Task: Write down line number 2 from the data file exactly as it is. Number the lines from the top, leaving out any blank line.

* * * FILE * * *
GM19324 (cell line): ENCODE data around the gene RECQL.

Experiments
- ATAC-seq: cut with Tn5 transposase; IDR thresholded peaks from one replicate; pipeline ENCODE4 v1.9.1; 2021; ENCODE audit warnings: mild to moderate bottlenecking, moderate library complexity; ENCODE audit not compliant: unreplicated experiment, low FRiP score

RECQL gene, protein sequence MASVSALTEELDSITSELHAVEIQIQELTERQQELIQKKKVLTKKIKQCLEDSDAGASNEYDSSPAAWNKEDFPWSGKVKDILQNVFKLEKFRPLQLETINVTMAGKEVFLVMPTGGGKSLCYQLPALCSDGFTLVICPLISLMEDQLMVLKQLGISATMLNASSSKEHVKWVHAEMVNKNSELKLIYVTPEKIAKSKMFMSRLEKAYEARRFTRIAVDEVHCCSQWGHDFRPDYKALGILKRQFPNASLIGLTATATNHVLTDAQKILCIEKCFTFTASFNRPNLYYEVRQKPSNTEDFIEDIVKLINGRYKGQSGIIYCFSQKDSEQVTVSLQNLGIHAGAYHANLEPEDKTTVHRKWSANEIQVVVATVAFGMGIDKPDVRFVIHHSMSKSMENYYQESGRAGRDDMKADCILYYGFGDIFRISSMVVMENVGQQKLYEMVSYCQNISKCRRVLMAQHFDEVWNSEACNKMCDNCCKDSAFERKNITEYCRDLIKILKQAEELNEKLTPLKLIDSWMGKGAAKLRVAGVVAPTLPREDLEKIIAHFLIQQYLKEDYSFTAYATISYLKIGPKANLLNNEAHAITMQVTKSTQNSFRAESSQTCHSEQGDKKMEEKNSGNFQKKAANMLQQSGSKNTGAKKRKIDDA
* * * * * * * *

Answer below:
Experiments